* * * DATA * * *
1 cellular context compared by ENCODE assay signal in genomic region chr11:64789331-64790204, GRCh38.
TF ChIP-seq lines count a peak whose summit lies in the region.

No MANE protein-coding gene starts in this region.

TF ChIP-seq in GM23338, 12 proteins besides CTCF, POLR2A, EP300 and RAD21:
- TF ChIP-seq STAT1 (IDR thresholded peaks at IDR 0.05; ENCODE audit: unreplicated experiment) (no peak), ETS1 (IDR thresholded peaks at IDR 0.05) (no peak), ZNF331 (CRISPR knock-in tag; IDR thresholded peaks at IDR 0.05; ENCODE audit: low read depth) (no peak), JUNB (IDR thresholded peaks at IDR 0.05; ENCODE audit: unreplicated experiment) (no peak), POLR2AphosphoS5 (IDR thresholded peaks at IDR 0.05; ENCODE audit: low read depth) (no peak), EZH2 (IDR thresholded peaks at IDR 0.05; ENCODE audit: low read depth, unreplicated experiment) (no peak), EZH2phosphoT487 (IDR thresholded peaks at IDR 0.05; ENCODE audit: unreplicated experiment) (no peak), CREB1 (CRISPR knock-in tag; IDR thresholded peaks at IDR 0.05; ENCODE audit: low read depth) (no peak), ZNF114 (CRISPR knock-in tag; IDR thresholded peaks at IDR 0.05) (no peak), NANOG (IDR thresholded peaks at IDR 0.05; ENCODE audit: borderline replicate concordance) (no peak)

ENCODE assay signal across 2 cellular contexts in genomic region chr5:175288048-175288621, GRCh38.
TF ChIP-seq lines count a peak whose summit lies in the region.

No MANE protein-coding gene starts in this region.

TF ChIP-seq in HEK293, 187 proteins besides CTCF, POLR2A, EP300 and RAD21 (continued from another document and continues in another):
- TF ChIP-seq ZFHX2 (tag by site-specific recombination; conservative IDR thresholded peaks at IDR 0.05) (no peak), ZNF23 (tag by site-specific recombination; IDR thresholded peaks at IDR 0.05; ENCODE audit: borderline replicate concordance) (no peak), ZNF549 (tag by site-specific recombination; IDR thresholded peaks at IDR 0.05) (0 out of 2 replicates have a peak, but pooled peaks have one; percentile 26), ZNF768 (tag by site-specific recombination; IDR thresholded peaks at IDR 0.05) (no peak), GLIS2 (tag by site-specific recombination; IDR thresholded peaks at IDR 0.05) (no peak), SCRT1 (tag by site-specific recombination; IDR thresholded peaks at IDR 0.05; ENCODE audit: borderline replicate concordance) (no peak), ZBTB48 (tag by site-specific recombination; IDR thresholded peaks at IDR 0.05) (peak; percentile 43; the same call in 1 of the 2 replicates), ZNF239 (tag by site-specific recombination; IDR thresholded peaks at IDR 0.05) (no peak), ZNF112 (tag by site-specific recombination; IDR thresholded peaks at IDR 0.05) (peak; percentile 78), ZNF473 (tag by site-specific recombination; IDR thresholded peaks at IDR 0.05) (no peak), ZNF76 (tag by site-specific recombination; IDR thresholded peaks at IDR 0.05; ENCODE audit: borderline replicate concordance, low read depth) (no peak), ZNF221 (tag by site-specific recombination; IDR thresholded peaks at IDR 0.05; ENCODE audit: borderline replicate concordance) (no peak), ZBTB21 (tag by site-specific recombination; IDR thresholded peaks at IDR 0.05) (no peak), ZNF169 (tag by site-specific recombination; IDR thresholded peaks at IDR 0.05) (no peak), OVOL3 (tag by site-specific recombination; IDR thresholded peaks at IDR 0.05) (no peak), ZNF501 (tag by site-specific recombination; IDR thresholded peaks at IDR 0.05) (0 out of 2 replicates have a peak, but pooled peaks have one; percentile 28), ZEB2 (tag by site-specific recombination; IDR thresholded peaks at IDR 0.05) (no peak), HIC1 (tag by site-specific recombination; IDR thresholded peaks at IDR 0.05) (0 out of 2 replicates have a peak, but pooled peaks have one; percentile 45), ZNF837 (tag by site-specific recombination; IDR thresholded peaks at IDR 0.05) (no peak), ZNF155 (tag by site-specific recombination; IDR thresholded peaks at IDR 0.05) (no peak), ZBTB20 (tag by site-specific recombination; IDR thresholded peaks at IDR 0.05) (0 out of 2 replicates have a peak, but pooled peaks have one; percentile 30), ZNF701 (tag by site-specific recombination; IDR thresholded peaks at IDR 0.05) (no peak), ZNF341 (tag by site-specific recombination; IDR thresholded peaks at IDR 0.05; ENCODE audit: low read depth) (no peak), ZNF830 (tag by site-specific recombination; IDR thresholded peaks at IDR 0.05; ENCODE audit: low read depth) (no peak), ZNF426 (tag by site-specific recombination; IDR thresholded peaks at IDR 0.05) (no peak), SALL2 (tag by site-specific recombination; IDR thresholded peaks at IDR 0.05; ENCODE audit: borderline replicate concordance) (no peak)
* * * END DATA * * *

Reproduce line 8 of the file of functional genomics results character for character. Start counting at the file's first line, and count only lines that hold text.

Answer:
No MANE protein-coding gene starts in this region.